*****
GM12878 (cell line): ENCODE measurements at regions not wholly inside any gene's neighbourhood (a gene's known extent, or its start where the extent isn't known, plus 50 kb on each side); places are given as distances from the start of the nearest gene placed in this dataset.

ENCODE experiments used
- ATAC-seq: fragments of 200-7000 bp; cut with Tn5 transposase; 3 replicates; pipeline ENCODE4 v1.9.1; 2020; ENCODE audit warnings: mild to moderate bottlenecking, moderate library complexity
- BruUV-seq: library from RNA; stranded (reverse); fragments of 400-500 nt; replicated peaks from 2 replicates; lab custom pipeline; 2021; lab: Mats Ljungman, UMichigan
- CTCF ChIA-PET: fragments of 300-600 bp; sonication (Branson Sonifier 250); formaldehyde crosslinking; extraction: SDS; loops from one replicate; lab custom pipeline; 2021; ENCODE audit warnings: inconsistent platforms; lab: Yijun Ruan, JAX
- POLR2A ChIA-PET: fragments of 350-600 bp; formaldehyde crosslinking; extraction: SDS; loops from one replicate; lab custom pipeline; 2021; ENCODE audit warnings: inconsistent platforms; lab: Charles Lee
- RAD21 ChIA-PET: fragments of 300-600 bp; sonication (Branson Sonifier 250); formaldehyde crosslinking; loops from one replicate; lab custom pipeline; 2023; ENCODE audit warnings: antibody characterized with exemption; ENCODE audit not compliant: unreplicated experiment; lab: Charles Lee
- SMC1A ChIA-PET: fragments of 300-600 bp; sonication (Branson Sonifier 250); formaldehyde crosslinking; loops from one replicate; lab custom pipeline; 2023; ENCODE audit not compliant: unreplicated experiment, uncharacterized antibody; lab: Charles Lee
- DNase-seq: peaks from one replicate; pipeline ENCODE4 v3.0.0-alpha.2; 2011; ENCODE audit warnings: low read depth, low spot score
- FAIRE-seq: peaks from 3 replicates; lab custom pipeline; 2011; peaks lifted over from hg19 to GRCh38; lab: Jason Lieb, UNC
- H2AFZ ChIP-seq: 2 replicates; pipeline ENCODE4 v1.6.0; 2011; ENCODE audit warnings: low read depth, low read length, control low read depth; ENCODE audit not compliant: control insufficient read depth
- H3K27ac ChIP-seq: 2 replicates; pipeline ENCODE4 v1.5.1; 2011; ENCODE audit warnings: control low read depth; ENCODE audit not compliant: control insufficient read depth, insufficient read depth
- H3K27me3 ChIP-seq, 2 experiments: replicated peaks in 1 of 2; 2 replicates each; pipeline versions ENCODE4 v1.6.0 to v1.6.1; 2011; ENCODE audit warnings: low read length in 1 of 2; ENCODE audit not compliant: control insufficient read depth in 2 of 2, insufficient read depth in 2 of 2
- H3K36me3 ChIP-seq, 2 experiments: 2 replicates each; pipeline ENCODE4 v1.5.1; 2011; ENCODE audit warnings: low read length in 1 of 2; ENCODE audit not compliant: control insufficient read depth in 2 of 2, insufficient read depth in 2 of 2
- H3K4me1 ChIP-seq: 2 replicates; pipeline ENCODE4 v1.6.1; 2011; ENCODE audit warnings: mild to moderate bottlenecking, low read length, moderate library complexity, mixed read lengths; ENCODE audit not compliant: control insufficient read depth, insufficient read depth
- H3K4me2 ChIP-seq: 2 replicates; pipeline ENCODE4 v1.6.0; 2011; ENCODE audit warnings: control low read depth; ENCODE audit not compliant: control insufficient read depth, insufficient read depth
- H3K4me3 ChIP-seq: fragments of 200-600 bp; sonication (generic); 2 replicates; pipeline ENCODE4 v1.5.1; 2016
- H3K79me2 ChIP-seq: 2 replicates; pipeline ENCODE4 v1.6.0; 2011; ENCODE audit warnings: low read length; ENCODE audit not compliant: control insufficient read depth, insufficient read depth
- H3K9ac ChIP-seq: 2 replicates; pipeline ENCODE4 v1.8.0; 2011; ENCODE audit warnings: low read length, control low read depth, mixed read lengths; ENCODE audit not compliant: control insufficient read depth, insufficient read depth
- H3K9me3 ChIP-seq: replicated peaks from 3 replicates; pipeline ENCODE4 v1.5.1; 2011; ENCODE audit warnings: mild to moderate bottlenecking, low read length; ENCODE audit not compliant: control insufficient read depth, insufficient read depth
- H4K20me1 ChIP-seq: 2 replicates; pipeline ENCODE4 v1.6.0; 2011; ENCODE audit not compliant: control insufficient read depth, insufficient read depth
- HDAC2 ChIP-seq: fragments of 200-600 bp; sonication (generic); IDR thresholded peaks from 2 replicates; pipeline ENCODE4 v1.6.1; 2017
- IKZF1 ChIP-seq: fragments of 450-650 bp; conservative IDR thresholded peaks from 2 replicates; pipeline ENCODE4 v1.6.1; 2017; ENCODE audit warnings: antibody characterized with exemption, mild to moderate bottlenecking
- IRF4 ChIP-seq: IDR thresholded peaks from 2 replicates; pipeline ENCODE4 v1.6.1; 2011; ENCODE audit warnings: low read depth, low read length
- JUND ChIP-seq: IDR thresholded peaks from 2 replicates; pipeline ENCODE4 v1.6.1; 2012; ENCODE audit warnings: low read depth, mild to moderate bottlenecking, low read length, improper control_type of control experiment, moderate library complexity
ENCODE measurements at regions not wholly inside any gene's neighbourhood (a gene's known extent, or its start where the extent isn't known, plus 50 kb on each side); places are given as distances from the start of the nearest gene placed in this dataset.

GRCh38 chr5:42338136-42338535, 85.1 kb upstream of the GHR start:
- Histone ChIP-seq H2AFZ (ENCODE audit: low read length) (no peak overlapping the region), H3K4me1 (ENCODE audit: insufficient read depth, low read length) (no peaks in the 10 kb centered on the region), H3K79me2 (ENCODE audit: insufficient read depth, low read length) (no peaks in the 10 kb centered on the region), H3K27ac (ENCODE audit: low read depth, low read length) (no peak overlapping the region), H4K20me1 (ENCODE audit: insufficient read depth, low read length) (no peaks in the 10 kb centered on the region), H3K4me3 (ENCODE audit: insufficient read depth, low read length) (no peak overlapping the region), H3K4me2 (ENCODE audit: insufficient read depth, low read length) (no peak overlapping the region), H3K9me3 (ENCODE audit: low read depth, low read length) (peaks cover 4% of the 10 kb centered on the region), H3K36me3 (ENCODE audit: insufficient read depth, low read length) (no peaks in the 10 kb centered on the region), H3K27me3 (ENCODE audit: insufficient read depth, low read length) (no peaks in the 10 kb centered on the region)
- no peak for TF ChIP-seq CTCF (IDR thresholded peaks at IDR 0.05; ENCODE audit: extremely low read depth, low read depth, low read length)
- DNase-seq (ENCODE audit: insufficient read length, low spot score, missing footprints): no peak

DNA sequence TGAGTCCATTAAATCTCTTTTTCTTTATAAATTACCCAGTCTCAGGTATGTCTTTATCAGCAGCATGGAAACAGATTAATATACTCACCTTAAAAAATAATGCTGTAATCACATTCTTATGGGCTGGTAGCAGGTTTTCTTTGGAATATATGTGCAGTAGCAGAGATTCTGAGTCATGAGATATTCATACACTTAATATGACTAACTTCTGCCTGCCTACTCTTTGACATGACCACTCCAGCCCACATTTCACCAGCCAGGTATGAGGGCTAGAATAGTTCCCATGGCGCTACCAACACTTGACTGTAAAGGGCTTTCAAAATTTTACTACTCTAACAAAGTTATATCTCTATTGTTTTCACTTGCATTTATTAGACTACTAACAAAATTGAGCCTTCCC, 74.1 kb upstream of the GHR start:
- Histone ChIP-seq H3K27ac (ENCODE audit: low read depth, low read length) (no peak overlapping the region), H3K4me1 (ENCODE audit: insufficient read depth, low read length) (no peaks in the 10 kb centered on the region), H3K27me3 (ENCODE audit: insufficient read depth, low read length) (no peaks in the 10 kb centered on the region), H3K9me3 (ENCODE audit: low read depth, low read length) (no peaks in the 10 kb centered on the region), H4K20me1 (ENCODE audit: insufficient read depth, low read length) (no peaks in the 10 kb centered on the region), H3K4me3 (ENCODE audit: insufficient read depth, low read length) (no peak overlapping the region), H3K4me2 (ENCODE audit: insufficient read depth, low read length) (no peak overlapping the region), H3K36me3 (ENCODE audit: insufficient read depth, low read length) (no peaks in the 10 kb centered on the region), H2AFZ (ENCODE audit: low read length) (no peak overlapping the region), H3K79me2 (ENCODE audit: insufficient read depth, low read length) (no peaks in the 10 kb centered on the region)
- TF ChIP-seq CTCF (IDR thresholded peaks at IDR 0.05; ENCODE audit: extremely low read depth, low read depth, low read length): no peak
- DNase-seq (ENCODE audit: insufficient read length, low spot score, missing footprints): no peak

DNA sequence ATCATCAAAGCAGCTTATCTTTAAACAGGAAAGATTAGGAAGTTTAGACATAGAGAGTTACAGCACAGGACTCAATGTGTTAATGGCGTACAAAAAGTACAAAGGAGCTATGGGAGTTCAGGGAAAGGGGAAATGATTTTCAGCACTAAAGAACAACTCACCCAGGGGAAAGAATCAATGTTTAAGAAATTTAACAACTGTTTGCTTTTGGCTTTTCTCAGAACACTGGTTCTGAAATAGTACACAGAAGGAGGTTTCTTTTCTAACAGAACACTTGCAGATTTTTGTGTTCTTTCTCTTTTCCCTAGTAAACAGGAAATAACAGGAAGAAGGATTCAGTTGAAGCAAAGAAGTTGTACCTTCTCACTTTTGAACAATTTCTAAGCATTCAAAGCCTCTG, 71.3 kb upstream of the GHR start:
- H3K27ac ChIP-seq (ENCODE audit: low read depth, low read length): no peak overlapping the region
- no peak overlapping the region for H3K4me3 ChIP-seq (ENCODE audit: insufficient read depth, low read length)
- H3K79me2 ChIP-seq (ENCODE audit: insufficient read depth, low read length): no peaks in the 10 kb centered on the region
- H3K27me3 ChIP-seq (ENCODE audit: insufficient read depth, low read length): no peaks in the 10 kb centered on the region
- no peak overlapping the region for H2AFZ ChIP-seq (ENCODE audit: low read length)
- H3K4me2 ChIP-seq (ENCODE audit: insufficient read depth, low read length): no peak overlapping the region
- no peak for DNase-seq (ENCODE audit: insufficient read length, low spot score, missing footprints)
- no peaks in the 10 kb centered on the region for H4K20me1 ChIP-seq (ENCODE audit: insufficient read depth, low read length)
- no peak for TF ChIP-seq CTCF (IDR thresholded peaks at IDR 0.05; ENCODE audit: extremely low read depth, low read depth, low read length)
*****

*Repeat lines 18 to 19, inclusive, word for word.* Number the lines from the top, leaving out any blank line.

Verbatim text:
- H3K79me2 ChIP-seq: 2 replicates; pipeline ENCODE4 v1.6.0; 2011; ENCODE audit warnings: low read length; ENCODE audit not compliant: control insufficient read depth, insufficient read depth
- H3K9ac ChIP-seq: 2 replicates; pipeline ENCODE4 v1.8.0; 2011; ENCODE audit warnings: low read length, control low read depth, mixed read lengths; ENCODE audit not compliant: control insufficient read depth, insufficient read depth